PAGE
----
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Journal Article

Phototherapy of Alzheimer’s Disease: Photostimulation of Brain Lymphatics during Sleep: A Systematic Review


Semyachkina-Glushkovskaya,  Oxana
External Organizations;

Penzel,  Thomas
External Organizations;

Poluektov,  Mikhail
External Organizations;

Fedosov,  Ivan
External Organizations;

Tzoy,  Maria
External Organizations;

Terskov,  Andrey
External Organizations;

Blokhina,  Inna
External Organizations;

Sidorov,  Viktor
External Organizations;


Kurths,  Jürgen
Potsdam Institute for Climate Impact Research;

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Semyachkina-Glushkovskaya, O., Penzel, T., Poluektov, M., Fedosov, I., Tzoy, M., Terskov, A., Blokhina, I., Sidorov, V., Kurths, J. (2023): Phototherapy of Alzheimer’s Disease: Photostimulation of Brain Lymphatics during Sleep: A Systematic Review. - International Journal of Molecular Sciences, 24, 13, 10946.

Cite as: https://publications.pik-potsdam.de/pubman/item/item_28956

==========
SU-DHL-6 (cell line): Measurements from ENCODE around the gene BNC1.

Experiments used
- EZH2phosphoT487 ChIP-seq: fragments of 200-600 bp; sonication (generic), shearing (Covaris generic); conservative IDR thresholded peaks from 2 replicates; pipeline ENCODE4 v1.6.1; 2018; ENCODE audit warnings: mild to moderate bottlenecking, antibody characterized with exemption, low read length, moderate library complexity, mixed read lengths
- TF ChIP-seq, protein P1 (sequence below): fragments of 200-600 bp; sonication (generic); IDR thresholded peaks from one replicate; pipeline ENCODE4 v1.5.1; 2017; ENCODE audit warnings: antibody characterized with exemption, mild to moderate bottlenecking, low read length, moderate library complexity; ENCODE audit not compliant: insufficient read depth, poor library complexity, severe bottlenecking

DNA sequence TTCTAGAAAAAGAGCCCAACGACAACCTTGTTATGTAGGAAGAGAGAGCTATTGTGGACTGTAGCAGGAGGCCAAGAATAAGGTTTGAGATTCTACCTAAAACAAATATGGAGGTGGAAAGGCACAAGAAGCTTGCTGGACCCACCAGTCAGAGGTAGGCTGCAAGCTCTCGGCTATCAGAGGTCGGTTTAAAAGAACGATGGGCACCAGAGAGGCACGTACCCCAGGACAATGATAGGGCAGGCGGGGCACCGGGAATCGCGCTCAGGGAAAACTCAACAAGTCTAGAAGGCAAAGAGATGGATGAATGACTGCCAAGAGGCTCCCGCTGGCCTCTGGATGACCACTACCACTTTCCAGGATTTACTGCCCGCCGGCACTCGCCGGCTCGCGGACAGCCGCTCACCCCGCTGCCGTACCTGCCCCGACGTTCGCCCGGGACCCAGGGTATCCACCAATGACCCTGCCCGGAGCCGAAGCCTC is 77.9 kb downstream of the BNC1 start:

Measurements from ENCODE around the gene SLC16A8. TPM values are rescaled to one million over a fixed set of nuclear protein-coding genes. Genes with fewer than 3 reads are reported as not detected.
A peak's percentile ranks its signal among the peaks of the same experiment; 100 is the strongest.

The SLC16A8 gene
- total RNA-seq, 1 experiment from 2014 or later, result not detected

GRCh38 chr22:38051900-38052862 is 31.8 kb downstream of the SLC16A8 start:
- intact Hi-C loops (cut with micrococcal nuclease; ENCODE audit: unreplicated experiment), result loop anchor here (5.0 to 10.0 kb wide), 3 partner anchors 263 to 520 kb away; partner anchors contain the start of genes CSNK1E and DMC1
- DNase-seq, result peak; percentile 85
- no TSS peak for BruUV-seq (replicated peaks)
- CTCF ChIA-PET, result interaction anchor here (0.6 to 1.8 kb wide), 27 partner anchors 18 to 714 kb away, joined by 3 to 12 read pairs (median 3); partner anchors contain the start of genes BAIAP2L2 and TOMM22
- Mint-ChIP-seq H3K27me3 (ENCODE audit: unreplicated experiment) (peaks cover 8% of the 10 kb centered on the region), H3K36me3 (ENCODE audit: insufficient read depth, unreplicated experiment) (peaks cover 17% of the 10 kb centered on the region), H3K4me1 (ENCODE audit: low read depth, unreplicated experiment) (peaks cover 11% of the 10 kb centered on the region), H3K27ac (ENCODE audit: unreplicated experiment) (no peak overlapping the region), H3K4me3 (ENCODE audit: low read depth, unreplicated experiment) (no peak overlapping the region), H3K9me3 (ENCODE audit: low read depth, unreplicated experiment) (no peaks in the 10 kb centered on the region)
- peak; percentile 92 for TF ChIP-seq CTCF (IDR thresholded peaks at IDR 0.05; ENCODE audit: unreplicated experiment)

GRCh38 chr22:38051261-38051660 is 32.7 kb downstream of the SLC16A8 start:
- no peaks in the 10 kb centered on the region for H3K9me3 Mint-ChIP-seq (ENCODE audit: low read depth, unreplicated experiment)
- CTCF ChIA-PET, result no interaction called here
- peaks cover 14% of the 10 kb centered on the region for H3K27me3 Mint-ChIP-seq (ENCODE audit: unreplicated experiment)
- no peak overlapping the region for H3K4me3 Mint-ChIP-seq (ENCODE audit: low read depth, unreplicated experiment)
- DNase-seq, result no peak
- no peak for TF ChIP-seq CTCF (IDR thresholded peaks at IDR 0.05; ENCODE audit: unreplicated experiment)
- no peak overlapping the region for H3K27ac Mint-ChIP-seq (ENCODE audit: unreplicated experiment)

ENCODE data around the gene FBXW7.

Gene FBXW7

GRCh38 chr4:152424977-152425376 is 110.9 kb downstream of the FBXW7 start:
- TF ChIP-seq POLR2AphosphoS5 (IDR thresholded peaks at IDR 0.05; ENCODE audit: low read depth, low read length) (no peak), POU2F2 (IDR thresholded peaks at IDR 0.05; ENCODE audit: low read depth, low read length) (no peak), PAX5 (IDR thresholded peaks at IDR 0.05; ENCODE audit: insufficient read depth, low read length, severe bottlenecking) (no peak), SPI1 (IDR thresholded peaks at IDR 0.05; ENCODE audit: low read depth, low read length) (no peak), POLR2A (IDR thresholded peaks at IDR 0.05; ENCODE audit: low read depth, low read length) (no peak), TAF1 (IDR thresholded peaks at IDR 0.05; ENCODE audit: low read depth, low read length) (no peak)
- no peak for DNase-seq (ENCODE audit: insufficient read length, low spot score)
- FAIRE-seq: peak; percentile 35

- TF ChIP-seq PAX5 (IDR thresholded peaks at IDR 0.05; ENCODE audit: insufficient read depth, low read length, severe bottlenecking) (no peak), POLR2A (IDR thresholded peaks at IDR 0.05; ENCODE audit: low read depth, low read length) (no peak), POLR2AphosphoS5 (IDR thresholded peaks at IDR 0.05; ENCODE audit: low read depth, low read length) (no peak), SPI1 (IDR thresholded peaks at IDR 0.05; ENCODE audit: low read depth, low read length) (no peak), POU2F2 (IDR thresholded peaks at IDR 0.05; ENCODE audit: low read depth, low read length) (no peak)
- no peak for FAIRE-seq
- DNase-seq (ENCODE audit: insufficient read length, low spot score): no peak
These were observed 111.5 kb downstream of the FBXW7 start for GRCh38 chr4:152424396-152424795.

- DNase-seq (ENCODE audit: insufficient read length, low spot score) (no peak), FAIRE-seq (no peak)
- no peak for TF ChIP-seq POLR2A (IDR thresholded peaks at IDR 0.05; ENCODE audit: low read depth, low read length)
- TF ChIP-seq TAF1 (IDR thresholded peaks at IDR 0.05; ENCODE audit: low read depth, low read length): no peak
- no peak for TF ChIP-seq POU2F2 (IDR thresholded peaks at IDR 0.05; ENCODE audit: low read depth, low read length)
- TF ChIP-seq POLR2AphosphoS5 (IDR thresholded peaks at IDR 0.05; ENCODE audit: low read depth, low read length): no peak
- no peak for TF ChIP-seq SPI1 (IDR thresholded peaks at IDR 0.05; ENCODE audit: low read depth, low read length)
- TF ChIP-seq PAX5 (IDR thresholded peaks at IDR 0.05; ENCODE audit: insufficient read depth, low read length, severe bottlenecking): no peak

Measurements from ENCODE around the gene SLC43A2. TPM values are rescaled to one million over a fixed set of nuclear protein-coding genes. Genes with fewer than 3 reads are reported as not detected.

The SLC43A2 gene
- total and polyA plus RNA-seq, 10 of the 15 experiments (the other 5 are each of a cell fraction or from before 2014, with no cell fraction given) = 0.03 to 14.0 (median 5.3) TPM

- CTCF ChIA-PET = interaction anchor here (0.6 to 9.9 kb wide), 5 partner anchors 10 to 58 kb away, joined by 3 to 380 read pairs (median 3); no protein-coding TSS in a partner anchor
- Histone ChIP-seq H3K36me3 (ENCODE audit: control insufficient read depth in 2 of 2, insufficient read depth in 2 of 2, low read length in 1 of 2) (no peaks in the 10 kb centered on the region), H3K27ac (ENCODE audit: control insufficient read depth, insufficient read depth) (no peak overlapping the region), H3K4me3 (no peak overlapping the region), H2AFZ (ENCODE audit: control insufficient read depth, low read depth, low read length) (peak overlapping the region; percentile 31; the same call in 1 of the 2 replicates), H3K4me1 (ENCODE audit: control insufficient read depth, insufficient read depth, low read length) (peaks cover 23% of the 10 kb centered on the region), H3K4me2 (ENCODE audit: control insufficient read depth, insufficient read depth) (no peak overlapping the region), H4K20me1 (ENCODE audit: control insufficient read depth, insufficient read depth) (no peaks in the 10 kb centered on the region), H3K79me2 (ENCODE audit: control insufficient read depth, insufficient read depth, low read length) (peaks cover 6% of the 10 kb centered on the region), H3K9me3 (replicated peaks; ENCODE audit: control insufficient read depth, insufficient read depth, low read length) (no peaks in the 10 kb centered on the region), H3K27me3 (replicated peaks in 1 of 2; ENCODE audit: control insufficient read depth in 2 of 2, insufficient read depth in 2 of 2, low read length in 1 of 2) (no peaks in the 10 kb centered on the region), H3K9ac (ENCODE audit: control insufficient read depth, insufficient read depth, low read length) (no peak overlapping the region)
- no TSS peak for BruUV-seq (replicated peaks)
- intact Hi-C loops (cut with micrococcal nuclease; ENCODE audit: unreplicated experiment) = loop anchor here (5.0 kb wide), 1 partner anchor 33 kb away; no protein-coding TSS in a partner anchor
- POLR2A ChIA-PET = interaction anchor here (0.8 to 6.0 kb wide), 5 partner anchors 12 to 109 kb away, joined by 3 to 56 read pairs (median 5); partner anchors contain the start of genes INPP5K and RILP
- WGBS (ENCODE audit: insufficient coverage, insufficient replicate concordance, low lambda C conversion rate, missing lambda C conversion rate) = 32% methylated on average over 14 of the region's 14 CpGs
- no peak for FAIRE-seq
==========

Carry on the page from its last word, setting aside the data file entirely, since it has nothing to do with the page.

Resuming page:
The global number of people with Alzheimer’s disease (AD) doubles every 5 years. It has been established that unless an effective treatment for AD is found, the incidence of AD will triple by 2060. However, pharmacological therapies for AD have failed to show effectiveness and safety. Therefore, the search for alternative methods for treating AD is an urgent problem in medicine. The lymphatic drainage and removal system of the brain (LDRSB) plays an important role in resistance to the progression of AD. The development of methods for augmentation of the LDRSB functions may contribute to progress in AD therapy. Photobiomodulation (PBM) is considered to be a non-pharmacological and safe approach for AD therapy. Here, we highlight the most recent and relevant studies of PBM for AD. We focus on emerging evidence that indicates the potential benefits of PBM during sleep for modulation of natural activation of the LDRSB at nighttime, providing effective removal of metabolites, including amyloid-β, from the brain, leading to reduced progression of AD. Our review creates a new niche in the therapy of brain diseases during sleep and sheds light on the development of smart sleep technologies for neurodegenerative diseases.